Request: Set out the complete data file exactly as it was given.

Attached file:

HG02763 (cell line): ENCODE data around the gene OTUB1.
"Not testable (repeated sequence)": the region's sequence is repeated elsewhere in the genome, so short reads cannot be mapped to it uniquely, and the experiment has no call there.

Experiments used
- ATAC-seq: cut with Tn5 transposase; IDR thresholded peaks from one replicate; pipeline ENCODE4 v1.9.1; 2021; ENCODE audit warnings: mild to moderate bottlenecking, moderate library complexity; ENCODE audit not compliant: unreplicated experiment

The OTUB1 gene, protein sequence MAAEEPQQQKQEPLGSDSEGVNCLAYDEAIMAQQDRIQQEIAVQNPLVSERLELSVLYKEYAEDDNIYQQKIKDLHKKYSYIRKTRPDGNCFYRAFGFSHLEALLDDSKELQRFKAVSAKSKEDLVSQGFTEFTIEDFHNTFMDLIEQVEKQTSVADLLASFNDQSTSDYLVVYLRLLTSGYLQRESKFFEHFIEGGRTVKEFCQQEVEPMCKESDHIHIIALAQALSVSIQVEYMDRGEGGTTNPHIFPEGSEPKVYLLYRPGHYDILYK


HG02763 (cell line): ENCODE data around the gene OTUB1.
"Not testable (repeated sequence)": the region's sequence is repeated elsewhere in the genome, so short reads cannot be mapped to it uniquely, and the experiment has no call there.

Experiments used
- ATAC-seq: cut with Tn5 transposase; IDR thresholded peaks from one replicate; pipeline ENCODE4 v1.9.1; 2021; ENCODE audit warnings: mild to moderate bottlenecking, moderate library complexity; ENCODE audit not compliant: unreplicated experiment

The OTUB1 gene, protein sequence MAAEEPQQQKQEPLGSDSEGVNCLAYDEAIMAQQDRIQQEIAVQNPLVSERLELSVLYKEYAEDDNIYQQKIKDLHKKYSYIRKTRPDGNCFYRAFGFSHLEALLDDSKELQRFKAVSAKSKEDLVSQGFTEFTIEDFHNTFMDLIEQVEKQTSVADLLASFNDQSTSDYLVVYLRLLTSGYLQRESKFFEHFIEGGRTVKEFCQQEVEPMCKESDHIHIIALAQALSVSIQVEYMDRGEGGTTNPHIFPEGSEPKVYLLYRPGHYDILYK